China slowdown to have moderate impact on Vietnam

By Raymond Mallon   March 25, 2019 | 01:11 am PT
China slowdown to have moderate impact on Vietnam
Top view aerial of international container port Tan Cang - Cai Mep in Ba Ria - Vung Tau Province, Vietnam. Photo by Shutterstock
The impact of China’s economic slowdown on Vietnam’s economic prospects may be relatively limited.

Beijing recently cut its growth target for this year to the 6-6.5 percent range, from ‘about 6.5 per cent’ set for last year. The official GDP growth of 6.6 percent in 2018 was already the slowest in 28 years.

China is Vietnam’s largest trading partner and largest source of imports and tourists, and was the second largest export market behind only the U.S. in 2018.

Vietnam has been exporting unprocessed agriculture and other primary products to China for decades. Recently there has been strong growth in exports of higher value agriculture products, including fruits, vegetables and other horticulture products and seafood. Vietnam also exports electronic and other manufactured products to China.

As Vietnam has become more integrated into regional production chains, imports and investment from Chinese enterprises have increased. Now besides consumer products, Vietnam also imports large volumes of components and parts for its manufacturing sector from China.

The recent rapid growth in Vietnam’s rapid manufacturing sector has been driven by growth in final processed and fabricated goods at the low value-added end of regional production networks. A Chinese slowdown could increase the availability of inputs and put downward pressure on prices of imports of components and parts for manufacturing.

On the other hand, some Chinese suppliers could struggle with their business. The net impacts on Vietnam are uncertain but will probably be relatively modest.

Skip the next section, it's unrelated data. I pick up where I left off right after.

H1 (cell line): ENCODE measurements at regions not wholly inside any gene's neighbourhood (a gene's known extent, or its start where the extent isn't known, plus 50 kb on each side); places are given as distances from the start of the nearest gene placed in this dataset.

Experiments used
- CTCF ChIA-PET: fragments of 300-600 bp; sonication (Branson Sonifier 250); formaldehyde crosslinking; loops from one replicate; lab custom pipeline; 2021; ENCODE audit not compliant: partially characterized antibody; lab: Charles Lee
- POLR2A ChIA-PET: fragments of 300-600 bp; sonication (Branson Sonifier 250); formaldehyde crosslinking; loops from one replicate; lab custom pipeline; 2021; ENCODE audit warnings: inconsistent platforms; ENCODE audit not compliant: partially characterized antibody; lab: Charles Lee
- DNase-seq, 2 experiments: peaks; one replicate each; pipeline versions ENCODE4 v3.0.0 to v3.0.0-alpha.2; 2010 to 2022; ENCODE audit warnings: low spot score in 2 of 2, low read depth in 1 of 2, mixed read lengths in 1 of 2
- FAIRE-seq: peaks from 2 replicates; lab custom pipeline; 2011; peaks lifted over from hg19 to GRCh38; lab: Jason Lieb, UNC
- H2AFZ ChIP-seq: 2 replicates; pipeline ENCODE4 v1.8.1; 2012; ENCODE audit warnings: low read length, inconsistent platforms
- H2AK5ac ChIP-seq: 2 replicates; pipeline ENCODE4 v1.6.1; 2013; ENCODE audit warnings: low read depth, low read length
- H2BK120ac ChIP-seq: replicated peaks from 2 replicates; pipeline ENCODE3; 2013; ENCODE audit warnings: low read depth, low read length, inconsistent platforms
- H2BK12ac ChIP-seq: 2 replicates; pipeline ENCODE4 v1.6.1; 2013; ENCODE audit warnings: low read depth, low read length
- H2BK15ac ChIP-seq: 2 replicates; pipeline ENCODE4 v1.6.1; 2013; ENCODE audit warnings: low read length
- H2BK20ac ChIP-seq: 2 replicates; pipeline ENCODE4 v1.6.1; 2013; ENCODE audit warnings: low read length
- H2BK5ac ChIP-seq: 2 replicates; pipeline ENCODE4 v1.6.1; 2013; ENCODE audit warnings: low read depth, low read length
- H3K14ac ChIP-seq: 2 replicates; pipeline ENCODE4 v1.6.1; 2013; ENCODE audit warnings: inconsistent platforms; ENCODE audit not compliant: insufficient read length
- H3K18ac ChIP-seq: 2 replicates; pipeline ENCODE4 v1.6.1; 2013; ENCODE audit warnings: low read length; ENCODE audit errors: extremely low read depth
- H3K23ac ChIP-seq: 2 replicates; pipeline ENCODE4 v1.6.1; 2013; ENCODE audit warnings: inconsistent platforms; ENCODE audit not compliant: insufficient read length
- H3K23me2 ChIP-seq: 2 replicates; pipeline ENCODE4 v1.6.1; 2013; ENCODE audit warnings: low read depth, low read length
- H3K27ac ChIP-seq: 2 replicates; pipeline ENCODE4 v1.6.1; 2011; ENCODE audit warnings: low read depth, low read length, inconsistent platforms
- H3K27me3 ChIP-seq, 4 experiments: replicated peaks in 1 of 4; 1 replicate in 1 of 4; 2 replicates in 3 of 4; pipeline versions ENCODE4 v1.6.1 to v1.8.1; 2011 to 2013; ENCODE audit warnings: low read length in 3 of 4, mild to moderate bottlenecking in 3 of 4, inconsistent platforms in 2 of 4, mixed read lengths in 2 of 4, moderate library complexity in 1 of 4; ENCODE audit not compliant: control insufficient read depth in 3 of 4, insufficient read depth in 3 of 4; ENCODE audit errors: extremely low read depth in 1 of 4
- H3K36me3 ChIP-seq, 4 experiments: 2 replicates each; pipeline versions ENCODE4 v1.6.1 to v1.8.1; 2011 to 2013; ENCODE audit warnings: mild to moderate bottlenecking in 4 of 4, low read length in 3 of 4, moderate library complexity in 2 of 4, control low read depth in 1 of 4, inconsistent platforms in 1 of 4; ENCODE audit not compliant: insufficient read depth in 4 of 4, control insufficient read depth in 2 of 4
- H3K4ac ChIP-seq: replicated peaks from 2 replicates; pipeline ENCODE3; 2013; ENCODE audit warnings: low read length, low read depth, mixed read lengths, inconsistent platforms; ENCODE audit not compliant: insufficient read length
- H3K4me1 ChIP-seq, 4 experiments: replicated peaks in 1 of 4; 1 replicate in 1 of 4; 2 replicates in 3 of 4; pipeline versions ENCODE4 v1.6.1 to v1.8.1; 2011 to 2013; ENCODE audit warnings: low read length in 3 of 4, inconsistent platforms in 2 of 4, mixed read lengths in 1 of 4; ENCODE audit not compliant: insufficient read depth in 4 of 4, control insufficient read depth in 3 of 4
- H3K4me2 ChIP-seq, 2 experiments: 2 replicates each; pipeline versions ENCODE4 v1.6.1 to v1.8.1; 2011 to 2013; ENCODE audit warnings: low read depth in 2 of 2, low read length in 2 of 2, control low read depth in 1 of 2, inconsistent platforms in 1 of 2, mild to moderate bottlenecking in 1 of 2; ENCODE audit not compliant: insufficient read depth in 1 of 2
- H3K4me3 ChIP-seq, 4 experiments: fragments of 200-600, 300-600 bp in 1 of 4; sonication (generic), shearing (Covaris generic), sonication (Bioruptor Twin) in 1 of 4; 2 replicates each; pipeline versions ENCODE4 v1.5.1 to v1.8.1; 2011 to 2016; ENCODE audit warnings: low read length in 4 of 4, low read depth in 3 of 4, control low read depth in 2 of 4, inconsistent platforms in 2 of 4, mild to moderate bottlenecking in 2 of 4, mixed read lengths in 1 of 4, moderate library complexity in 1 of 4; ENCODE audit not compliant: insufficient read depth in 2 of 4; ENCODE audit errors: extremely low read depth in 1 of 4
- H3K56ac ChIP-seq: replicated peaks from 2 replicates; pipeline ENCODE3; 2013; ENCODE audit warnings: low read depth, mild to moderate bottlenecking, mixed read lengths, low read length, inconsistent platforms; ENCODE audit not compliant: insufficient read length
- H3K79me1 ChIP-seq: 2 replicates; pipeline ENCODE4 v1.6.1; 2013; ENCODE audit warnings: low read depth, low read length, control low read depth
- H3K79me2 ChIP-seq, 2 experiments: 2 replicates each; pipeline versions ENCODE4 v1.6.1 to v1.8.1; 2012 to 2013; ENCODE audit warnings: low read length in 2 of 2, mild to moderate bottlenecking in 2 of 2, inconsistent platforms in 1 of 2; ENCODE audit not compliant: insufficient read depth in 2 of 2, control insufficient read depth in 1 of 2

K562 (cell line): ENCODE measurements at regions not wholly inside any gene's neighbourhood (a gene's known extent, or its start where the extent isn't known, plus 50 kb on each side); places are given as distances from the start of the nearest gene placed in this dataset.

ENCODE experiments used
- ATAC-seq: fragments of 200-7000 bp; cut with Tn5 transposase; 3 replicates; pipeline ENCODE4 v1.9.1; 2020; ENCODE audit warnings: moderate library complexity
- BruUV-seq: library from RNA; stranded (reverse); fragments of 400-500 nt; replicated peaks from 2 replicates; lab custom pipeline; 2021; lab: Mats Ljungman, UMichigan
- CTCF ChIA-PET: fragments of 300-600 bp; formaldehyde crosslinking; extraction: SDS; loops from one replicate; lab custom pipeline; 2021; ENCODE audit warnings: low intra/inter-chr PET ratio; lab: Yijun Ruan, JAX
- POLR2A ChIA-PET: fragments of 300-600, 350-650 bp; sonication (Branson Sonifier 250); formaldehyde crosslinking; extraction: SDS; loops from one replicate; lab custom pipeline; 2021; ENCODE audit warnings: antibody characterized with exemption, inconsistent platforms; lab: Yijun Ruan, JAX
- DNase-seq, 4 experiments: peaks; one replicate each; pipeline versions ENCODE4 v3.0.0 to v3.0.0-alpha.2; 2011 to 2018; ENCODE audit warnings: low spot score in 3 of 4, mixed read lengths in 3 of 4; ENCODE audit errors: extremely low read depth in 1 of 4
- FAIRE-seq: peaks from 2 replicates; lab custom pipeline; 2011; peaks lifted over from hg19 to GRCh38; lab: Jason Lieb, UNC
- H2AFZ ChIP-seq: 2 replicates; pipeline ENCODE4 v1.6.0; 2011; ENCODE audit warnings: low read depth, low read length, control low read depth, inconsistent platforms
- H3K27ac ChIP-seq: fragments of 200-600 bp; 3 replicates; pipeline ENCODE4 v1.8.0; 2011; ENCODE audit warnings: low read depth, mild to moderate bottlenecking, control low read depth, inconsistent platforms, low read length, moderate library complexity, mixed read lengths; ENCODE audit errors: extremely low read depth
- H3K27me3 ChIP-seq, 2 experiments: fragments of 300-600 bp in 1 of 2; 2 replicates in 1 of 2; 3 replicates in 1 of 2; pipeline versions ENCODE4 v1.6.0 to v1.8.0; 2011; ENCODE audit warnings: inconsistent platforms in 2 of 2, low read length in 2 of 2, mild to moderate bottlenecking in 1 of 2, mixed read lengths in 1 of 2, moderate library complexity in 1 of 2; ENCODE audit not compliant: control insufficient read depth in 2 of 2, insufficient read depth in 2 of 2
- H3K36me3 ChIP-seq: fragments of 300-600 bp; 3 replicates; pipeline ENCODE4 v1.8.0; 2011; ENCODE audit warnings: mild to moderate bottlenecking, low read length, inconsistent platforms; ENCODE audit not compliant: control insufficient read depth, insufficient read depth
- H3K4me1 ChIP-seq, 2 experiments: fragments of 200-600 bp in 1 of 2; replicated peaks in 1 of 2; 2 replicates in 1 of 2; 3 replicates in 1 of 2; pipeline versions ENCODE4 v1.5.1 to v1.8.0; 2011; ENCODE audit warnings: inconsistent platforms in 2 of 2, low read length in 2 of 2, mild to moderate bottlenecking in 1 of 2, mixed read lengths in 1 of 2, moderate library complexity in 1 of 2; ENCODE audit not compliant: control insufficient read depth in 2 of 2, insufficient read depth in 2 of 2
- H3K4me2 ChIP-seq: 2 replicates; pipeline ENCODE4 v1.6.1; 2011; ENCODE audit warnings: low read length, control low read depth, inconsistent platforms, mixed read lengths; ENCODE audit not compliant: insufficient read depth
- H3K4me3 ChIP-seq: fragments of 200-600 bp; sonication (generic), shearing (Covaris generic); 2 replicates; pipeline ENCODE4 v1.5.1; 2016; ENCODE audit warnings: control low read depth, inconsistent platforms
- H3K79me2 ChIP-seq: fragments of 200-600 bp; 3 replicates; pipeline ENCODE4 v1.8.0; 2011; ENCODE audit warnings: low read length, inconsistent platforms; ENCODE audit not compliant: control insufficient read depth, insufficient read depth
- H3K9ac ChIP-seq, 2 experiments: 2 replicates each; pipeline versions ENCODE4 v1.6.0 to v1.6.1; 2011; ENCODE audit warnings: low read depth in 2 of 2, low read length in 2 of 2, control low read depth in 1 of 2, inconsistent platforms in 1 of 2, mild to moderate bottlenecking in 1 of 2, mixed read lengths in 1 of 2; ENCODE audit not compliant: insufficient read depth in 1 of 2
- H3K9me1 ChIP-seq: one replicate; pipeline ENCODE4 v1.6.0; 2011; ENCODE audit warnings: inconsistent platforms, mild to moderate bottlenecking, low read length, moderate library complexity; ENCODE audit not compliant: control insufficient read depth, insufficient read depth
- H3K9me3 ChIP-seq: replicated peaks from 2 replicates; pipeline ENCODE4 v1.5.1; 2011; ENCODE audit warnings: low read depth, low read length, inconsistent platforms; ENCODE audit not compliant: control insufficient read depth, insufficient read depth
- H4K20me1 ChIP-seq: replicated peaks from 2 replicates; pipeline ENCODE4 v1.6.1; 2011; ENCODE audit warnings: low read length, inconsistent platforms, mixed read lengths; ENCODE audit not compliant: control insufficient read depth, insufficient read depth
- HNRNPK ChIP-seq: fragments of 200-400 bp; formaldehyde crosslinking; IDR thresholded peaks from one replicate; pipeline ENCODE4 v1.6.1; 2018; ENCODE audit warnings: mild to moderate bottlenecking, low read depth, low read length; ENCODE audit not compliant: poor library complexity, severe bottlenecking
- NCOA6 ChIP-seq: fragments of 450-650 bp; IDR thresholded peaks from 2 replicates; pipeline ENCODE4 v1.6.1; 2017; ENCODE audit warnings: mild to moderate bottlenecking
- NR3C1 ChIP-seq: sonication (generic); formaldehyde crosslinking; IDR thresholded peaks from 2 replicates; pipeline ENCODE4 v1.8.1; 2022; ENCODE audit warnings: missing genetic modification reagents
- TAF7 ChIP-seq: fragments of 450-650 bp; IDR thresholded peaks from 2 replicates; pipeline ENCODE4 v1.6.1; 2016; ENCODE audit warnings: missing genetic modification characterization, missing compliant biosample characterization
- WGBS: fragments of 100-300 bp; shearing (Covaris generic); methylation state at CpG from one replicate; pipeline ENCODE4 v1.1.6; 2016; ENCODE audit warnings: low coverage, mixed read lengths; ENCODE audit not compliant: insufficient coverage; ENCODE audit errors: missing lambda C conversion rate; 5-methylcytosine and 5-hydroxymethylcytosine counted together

The current economic slowdown is also likely to have only a modest negative net impact on growth in Chinese demand for Vietnamese goods. Nevertheless, given sustained moderate growth in national consumption, growth in exports to China is likely to remain robust, especially as the scale of Vietnam’s manufacturing grows and its productivity and competitiveness increase.

But because it is such a major global economic power, China’s slowing growth will put downward pressure on economic growth in Vietnam’s key markets like the U.S., E.U. and ASEAN. This could dampen growth in global demand for Vietnamese exports.

Chinese investment in Vietnam has been well below other major sources, but its share has been increasing. It is not clear what the net impact of the slowdown will be on FDI flows from China to Vietnam. At least some Chinese investors will view Vietnam as an increasingly attractive option to diversify investment risks.

China’s slowdown in perspective

As China’s productivity and per capita income increase towards high-income country levels, some slowdown in economic growth becomes inevitable. This is because the opportunities to generate productivity and income growth by transferring existing technology from more advanced economies diminish.

China is entering a stage of economic development where it will become more dependent on its own innovations for productivity growth. There will be less opportunity for relatively rapid economic leapfrogging. Thus, China is unlikely to ever return to previous high levels of growth.